On the road, the smaller Prius C is more connected to the road and far less numb than the larger members of the Prius family. It's far more agile, and it's perfectly suited to tight parking spaces, city street jousting, and all the other places you need a small, maneuverable hatchback that can carry four people and their gear. Let's be clear: The Prius C has nothing like the dynamics of a sporty hot hatch. But relative to its larger siblings, it's more rewarding to toss around. Owners will get their biggest payoff at the pump. A 50-mile road test in Southern California--with stop-and-go city traffic, rural two-lane roads, and fast freeway travel--gave us a recorded 52.4-mpg mileage reading. That's good.
The Prius C isn't a fast car, but work it hard and it'll keep up with traffic. Toyota offers an EV mode, to keep the car in all-electric drive at low speeds for up to half a mile. Then there's an Eco mode, which lowers the climate-control settings and caps power output, for even thriftier use of fuel at the price of sloooow travel. We tested it dutifully, and then switched it off--and found the Prius C to be quite economical even when driven energetically.
The littlest Prius has a somewhat mixed safety record. It comes with no fewer than nine standard airbags, plus the usual suite of electronic safety systems, including stability control and Brake Assist for the anti-lock brakes. Last year, the Prius C was named a Top Safety Pick by the Insurance Institute for Highway Safety (IIHS), which awarded the car its top rating of "Good" in every category. But for 2014, the IIHS tested its performance on the new and tougher Small Overlap frontal-crash test and rated it as "Poor," meaning the Prius C lost its Top Safety Pick title this year. The National Highway Traffic Safety Administration (NHTSA) gave the car four out of five possible stars in every one of its tests--and added a footnote to its ratings that explained the car had unspecified safety issues during NCAP testing that were not reflected in the points used to assign ratings.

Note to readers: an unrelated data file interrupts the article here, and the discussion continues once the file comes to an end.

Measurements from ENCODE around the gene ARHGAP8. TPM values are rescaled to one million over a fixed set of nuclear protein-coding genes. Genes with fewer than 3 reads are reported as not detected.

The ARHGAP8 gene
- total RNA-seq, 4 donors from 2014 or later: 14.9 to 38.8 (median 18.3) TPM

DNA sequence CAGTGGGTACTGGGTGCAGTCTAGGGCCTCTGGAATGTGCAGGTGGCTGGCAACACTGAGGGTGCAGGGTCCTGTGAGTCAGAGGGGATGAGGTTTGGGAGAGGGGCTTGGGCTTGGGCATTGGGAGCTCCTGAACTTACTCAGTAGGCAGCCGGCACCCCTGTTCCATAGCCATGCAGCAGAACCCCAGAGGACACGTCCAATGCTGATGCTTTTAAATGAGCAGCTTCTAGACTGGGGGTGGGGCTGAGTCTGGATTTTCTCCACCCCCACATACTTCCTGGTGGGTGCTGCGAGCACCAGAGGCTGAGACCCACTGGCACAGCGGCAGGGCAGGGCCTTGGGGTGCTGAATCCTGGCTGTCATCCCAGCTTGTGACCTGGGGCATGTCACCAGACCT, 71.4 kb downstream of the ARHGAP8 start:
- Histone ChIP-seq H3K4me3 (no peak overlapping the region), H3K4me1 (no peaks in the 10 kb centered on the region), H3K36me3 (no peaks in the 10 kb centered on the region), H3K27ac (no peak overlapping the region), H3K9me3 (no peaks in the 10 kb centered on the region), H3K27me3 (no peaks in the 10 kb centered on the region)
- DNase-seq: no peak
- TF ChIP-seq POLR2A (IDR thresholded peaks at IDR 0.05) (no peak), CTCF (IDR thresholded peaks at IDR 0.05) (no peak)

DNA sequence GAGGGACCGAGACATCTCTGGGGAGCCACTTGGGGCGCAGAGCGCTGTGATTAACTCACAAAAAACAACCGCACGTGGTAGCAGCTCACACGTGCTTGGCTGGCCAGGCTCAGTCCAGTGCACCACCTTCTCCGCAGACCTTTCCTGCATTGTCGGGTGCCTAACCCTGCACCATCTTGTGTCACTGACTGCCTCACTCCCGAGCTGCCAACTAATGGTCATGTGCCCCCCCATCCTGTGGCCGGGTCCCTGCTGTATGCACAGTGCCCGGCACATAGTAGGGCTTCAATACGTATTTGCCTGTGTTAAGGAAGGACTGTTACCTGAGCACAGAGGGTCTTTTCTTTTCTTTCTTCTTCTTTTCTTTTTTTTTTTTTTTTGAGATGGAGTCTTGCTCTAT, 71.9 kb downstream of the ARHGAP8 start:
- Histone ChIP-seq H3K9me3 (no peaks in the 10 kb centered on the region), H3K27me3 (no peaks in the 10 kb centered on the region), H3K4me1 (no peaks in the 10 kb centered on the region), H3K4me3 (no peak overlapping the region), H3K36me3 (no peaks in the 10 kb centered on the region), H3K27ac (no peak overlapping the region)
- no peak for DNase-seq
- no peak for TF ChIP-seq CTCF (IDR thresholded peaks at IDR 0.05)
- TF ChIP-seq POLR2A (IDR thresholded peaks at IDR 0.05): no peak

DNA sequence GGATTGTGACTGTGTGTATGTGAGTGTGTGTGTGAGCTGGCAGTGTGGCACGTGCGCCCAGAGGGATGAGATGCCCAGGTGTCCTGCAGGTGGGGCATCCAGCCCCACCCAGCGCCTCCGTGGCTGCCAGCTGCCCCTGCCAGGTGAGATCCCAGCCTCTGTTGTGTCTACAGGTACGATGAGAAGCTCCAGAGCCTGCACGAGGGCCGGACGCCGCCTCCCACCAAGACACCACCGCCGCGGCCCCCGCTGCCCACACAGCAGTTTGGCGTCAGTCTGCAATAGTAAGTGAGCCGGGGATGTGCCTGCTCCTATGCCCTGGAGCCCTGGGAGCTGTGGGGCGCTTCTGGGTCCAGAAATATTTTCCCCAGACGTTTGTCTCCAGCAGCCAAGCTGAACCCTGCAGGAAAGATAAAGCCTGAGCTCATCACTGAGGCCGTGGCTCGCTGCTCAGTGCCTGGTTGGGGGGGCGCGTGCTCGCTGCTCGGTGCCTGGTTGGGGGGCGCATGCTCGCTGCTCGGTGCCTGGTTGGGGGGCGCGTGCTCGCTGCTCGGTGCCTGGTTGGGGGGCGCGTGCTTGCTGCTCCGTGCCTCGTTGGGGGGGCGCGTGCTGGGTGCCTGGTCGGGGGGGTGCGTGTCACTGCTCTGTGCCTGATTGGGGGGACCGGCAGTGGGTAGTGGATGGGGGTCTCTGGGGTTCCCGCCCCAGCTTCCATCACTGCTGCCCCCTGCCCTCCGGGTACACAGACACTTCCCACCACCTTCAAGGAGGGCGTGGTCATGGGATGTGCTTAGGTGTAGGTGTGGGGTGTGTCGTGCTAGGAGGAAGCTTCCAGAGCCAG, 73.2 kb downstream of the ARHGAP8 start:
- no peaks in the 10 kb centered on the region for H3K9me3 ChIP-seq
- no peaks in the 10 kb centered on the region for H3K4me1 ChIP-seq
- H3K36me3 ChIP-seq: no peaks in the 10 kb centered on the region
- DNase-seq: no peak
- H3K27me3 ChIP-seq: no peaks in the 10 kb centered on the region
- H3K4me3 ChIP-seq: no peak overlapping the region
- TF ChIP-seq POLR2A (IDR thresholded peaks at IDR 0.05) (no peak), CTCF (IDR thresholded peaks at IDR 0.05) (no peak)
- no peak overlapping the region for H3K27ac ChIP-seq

The 2014 Toyota Prius C comes in four trim levels, known as One, Two, Three, and Four. The price of a Prius C One starts at $19,890 including the mandatory $810 delivery fee. Every Prius C, even the base model, offers quite a lot of standard equipment, including power windows, mirrors, and locks; automatic climate control; keyless entry; and a sound system that includes a USB port (and iPod capability). But those base models use an old-fashioned ignition key to start the car, rather than the "Start" button found on pricier Prius models. And that price still gets you the highest gas mileage rating of any non-plug-in car sold in the U.S. this year.
And while even that base price is a couple of thousand dollars more than a comparably equipped gasoline subcompact hatchback, the Prius C can potentially deliver a payback in its vastly improved fuel economy. To make the math easy, assume that a regular subcompact gets 33 mpg against the Prius C's 50 mpg. Assuming you can avoid one extra gallon of gasoline every 100 miles--that gives a possible payback in as little as 50,000 miles (assuming $4-a-gallon gasoline). Your mileage may vary, of course, and it all depends on how many miles you cover each year.
As you move up the Prius C range, the Three model includes both an in-dash navigation system and the Entune interface for the audio and infotainment system. Then, at the top of the line, the Prius C Four includes such niceties as alloy wheels, heated seats, and fog lamps. There's just one option package for the cars below the Four: it bundles together a moonroof and alloy wheels.
- Less polarizing styling
- EPA gas-mileage of 50 mpg
- Cabin roomy in front
- Nine airbags
- Full-depth load bay
- Strained acceleration
- High speed means high noise
- Inexpensive interior trim